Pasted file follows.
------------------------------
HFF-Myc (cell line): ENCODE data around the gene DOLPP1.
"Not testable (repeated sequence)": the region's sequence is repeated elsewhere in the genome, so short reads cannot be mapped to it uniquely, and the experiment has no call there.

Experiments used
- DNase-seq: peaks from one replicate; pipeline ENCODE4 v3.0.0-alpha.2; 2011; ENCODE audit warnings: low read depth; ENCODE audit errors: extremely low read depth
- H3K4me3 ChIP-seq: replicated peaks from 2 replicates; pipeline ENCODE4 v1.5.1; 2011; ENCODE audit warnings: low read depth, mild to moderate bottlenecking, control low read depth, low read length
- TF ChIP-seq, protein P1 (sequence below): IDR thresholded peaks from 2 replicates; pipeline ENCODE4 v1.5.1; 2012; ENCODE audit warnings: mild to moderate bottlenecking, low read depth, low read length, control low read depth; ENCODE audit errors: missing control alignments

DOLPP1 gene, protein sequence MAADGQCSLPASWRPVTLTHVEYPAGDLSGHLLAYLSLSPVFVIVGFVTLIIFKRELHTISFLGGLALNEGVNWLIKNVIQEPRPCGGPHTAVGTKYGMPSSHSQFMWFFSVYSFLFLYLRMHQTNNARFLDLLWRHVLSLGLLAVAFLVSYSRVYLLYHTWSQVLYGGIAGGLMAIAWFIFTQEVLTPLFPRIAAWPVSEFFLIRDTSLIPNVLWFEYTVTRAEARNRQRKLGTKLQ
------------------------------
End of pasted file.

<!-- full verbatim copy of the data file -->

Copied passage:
HFF-Myc (cell line): ENCODE data around the gene DOLPP1.
"Not testable (repeated sequence)": the region's sequence is repeated elsewhere in the genome, so short reads cannot be mapped to it uniquely, and the experiment has no call there.

Experiments used
- DNase-seq: peaks from one replicate; pipeline ENCODE4 v3.0.0-alpha.2; 2011; ENCODE audit warnings: low read depth; ENCODE audit errors: extremely low read depth
- H3K4me3 ChIP-seq: replicated peaks from 2 replicates; pipeline ENCODE4 v1.5.1; 2011; ENCODE audit warnings: low read depth, mild to moderate bottlenecking, control low read depth, low read length
- TF ChIP-seq, protein P1 (sequence below): IDR thresholded peaks from 2 replicates; pipeline ENCODE4 v1.5.1; 2012; ENCODE audit warnings: mild to moderate bottlenecking, low read depth, low read length, control low read depth; ENCODE audit errors: missing control alignments

DOLPP1 gene, protein sequence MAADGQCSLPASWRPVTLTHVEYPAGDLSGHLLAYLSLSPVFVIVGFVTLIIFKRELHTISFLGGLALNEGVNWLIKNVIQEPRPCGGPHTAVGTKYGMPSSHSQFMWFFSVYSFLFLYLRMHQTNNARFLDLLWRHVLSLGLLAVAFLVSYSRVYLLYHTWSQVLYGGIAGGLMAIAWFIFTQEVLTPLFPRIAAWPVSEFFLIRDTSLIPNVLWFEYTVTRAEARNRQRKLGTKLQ